You may already be infected with hepatitis B (a virus that infects the liver and may cause severe liver damage) but not have any symptoms of the disease. In this case, obinutuzumab injection may increase the risk that your infection will become more serious or life-threatening and you will develop symptoms. Tell your doctor if you have or ever had hepatitis B virus infection. Your doctor will order a blood test to see if you have an inactive hepatitis B virus infection. If necessary, your doctor may give you medication to treat this infection. Your doctor will also monitor you for signs of hepatitis B infection during and for several months after your treatment with obinutuzumab. If you experience any of the following symptoms during or after your treatment, call your doctor immediately: excessive tiredness, yellowing of the skin or eyes, loss of appetite, nausea or vomiting, stomach pain, or dark urine.
Some people who received obinutuzumab developed progressive multifocal leukoencephalopathy (PML; a rare infection of the brain that cannot be treated, prevented, or cured and that usually causes death or severe disability) during their treatment. If you experience any of the following symptoms, call your doctor immediately: new or sudden changes in thinking or confusion, dizziness, loss of balance, difficulty talking or walking, new or sudden changes in vision, or any other unusual symptoms that develop suddenly.
Keep all appointments with your doctor and the laboratory. Your doctor will order certain tests to check your body's response to obinutuzumab injection.
Talk to your doctor about the risks of receiving obinutuzumab injection.
Obinutuzumab injection is used with chlorambucil (Leukeran) to treat chronic lymphocytic leukemia (CLL; a type of cancer of the white blood cells). Obinutuzumab injection is in a class of medications called monoclonal antibodies. It works by killing cancer cells.
Obinutuzumab injection comes as a solution (liquid) to be added to fluid and injected intravenously (into a vein) by a doctor or nurse in a medical office or hospital. It is usually injected twice a week for 1 week, then once a week for 2 weeks, then once a month for 5 months.
Your doctor may need to interrupt or stop your treatment if you experience certain side effects. Your doctor will give you other medications to prevent or treat certain side effects before you receive each dose of obinutuzumab injection. Tell your doctor or nurse if you experience any of the following during or within 24 hours after you receive obinutuzumab: dizziness, lightheadedness, fainting, fast heartbeat, chest pain, difficulty breathing, swelling of the throat, nausea, vomiting, diarrhea, sudden reddening of the face, neck, or upper chest, headache, chills, and fever.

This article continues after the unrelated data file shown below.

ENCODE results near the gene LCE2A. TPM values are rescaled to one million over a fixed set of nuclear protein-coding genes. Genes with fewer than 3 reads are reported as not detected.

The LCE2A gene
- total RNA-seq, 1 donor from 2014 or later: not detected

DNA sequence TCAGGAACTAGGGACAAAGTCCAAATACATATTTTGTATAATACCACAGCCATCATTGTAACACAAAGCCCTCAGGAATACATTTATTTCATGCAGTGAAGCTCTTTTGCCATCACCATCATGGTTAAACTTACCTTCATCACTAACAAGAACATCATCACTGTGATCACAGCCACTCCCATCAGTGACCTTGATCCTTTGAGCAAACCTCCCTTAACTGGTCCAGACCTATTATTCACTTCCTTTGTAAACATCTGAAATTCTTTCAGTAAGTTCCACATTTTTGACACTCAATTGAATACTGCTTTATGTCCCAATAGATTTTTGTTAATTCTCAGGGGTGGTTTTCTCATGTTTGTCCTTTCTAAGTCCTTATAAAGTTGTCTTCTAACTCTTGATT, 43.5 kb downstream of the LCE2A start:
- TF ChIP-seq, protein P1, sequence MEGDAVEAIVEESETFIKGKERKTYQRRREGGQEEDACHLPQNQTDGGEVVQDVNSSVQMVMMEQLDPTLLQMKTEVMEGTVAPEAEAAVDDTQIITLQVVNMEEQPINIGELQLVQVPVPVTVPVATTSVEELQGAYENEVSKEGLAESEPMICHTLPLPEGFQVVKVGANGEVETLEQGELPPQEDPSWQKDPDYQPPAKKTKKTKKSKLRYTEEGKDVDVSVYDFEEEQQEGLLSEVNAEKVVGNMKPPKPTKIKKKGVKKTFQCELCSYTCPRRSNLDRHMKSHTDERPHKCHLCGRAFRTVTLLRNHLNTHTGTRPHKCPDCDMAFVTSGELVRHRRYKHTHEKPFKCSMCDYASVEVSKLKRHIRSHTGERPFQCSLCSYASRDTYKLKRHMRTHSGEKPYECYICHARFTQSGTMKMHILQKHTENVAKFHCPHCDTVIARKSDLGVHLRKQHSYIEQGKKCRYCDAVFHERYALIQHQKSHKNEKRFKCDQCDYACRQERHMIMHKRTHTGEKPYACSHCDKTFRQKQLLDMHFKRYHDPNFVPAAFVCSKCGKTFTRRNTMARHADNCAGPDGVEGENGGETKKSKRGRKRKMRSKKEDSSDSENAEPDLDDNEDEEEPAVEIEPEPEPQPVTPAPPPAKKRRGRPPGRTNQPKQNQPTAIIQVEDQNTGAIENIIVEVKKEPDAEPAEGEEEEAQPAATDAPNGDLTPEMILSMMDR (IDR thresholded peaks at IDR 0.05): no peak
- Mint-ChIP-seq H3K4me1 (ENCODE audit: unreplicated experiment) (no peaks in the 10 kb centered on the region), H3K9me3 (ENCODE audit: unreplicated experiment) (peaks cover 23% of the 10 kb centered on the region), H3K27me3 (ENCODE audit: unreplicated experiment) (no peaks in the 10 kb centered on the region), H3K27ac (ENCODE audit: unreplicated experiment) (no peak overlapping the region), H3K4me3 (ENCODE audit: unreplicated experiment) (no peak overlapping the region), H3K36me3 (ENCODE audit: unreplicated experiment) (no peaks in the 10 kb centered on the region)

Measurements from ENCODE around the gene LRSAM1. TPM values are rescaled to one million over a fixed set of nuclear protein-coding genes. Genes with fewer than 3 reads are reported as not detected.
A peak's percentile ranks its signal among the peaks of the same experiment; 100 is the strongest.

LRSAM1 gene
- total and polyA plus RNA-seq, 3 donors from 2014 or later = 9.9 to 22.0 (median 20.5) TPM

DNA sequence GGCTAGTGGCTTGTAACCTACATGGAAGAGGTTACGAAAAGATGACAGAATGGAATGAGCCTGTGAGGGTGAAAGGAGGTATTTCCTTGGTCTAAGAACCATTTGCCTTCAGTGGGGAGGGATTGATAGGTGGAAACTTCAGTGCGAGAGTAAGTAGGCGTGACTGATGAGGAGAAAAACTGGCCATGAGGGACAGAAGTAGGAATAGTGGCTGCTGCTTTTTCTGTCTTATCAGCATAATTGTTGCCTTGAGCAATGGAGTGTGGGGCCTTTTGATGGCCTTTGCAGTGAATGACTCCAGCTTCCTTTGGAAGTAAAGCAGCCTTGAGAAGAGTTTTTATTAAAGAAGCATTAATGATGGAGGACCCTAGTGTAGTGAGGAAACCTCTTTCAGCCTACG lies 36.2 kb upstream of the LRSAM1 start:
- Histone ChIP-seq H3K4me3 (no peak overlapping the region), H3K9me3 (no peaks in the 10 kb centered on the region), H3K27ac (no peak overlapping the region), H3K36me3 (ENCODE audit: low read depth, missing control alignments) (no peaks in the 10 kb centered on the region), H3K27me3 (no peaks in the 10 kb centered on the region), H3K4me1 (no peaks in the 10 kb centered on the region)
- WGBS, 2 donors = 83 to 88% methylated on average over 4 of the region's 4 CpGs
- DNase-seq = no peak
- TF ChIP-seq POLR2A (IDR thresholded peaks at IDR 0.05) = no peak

Be sure to tell your doctor how you are feeling during your treatment with obinutuzumab injection.
This medication may be prescribed for other uses; ask your doctor or pharmacist for more information.
Unless your doctor tells you otherwise, continue your normal diet.
If you miss an appointment to receive obinutuzumab, call your doctor right away.
muscle or joint pain
fever, chills, cough, sore throat, or other signs of infection
unusual bleeding or bruising
nausea, vomiting, diarrhea, and lack of energy occuring within 12-24 hours after your infusion
need to urinate less often or produce less urine than usual
Obinutuzumab injection may cause other side effects. Call your doctor if you have any unusual problems while receiving this medication.
If you experience a serious side effect, you or your doctor may send a report to the Food and Drug Administration's (FDA) MedWatch Adverse Event Reporting program online [at http://www.fda.gov/Safety/MedWatch] or by phone [1-800-332-1088].
In case of overdose, call your local poison control center at 1-800-222-1222. If the victim has collapsed or is not breathing, call local emergency services at 911.
Ask your pharmacist any questions you have about obinutuzumab injection.
It is important for you to keep a written list of all of the prescription and nonprescription (over-the-counter) medicines you are taking, as well as any products such as vitamins, minerals, or other dietary supplements. You should bring this list with you each time you visit a doctor or if you are admitted to a hospital. It is also important information to carry with you in case of emergencies.
Last Revised - 03/15/2014
AHFS® Consumer Medication Information. © Copyright, 2014. The American Society of Health-System Pharmacists, Inc., 7272 Wisconsin Avenue, Bethesda, Maryland. All Rights Reserved. Duplication for commercial use must be authorized by ASHP.